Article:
- Brian Christopherson of the Lincoln Journal-Star profiles running back Rex Burkhead of Plano, Texas -- one of the prime recruiting catches in Nebraska's upcoming class.
- The Houston Chronicle's Sam Khan reports on several Big 12 recruits who are finding it difficult to stick with their original commitments.
- The Oklahoman's Scott Wright writes of Oklahoma State's recent success recruiting inside the state of Oklahoma.
- The practice of grayshirting, or delaying the arrival of a recruit by at least a semester, is examined by the Dallas Morning News' Chuck Carlton.
Posted by ESPN.com's Tim Griffin
Here's a representative sample from the group of letters that came this week.
Chris from Lawrence, Kan., writes: Tim, from what I'm hearing, Kansas State actually has a good shot at landing Bryce Brown. What kind of impact would you expect him to make next year if he does suit up for Coach Bill Snyder?
Tim Griffin: Obviously, Brown immediately would immediately become Kansas State's top back if he arrived in Manhattan as well as the most publicized recruit in Snyder's coaching tenure. He would give Snyder's team the kind of rushing threat it had with Darren Sproles when it was most successful in its championship season back in 2003.
But I'm still thinking it might be tough to keep him from linking up with his brother at Miami. It will be interesting to see where the younger Brown ends up, although I'm hearing it won't be until well after National Signing Day when we find out where he will be playing.
Steve from Reston, Va., writes: Is there any chance Oklahoma will be adding another wide receiver in this year's recruiting class? I think the recent addition of the junior college of junior college wide receiver Cameron Kenney will help. What do you think?
Tim Griffin: Obviously, I believe that Bob Stoops could find room for Rueben Randle if the heralded receiver from Bastrop, La., would choose the Sooners over LSU among others. Randle is visiting Gene Chizik and Auburn this weekend. And the Sooners probably will still need to add another receiver or two to help Sam Bradford, considering the loss of key targets like Manuel Johnson, Juaquin Iglesias and Quentin Chaney from this year's team.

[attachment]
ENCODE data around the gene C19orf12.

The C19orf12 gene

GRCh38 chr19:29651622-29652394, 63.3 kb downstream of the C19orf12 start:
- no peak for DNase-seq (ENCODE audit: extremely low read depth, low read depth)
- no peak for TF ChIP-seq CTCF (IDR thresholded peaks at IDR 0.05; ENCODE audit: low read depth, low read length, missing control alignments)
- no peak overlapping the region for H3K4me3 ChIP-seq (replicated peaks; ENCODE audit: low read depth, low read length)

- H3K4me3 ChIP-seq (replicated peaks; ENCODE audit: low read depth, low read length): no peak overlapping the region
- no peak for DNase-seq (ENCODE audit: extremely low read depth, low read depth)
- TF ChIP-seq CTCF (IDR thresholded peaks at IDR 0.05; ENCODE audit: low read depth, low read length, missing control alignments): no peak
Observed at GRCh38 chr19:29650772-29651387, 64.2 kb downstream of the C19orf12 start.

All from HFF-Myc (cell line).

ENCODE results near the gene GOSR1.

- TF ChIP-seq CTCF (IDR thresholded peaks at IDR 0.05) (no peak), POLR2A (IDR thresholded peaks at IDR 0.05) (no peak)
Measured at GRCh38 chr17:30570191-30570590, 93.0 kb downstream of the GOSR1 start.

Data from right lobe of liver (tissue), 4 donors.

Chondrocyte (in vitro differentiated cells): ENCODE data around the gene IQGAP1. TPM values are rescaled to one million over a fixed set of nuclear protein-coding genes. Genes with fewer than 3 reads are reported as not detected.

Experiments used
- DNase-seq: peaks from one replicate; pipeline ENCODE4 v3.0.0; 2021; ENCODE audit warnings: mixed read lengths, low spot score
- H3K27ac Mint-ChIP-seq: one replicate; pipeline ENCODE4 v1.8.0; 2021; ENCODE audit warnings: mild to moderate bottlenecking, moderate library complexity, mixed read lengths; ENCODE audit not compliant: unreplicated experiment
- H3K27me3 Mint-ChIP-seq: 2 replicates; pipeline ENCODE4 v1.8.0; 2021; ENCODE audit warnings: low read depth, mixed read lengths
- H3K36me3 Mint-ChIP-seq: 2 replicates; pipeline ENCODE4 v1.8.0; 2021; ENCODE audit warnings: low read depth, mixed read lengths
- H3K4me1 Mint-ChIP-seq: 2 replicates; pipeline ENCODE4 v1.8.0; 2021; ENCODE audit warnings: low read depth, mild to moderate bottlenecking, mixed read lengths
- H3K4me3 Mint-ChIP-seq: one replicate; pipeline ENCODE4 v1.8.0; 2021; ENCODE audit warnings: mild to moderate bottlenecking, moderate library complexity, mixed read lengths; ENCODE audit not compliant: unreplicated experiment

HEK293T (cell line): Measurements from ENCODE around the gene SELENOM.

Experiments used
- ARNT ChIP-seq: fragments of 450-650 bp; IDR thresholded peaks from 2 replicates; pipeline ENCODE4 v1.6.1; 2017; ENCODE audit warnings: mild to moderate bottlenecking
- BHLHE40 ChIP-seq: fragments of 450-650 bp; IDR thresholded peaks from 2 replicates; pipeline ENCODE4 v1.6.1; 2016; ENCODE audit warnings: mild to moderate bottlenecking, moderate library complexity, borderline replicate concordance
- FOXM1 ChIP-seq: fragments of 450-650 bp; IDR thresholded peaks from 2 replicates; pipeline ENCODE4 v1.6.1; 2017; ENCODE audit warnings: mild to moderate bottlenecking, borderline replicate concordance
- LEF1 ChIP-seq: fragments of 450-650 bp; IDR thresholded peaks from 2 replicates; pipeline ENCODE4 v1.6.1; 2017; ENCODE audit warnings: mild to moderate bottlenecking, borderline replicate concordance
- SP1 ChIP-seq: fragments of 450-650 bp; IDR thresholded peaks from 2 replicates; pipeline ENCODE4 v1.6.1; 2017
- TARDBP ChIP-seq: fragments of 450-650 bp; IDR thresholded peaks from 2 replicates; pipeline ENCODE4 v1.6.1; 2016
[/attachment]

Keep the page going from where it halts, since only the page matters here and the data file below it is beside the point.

There figures to be a lot of passes for somebody to catch for the Sooners next season.
Ryan from Lincoln, Neb., writes: You reported earlier this year that Bo Pelini was one of the lowest-paid head coaches in the Big 12. Have you heard any rumors about when he might get offered a raise after going 9-4?
Tim Griffin: Coaches are like anybody else, with ego driving their salary demands.
But that being said, I think Pelini earned every penny of his $1.1 million salary last season, which now ranks as tied for the lowest in the league along with Paul Rhoads of Iowa State and Bill Snyder of Kansas State, according to the web site coacheshotseat.com. The league's formerly lowest paid coach, Mike Gundy of Oklahoma State, got a big raise back in December.
I'm thinking Pelini would be deserving of a renegotiation, considering the way that salaries are spiraling upwards in college football. But the decision will ultimately be made by Nebraska athletic director Tom Osborne.
David Correa from Dallas writes: Tim, Any truth to the rumors that Baylor and Wake Forest are looking to drop each other from the upcoming 2009 schedule?
Tim Griffin: I haven't heard any rumblings from either side about canceling that game. But I know after covering the game in Waco back in August that Wake Forest coach Jim Grobe saying that he wasn't looking forward to the rematch in Winston-Salem in 2009. And that was before Robert Griffin started really showing what he could do as a versatile run-pass option.
And with Baylor looking to qualify for its first bowl game since 1994, I could see why they wouldn't necessarily be looking forward to facing the Demon Deacons on their home field, either.
It will be interesting to see if the game comes together. Because there still is a contract for a return date in place, the last I checked.
Steve Johnson from Wichita, Kan., writes: Tim, how could you forget about the infamous story about how Josh Freeman got out of his Nebraska commitment and left for Kansas State on your list of memorable recruiting stories this morning.
Tim Griffin: Sorry, Steve, that one slipped my mind. It was a good one. Namely, the urban legend is that Freeman informed then-Nebraska coach Bill Callahan he wouldn't be attending Nebraska by a text message.
Understandably, the announcement didn't make Callahan very happy. He responded with the legendary line where he called out Freeman, although he didn't call him by name. Callahan said about Freeman's de-commitment: "If you're a prima donna, if you're a drama queen, there's no room for you at Nebraska. You can go to Kansas State."
Ryan Carrell of Round Rock, Texas, writes: Tim, you said that former Miami quarterback Robert Marve "blistered Texas A&M for 212 passing yards and two touchdowns to orchestrate a 41-23 victory over the Aggies in College Station last season." Would you like to take a mulligan on the word "blistered?" Especially in the context of the A&M squad. Blistered might have been 400+ yards, but a little more than 200 is barely enough to get a rug burn.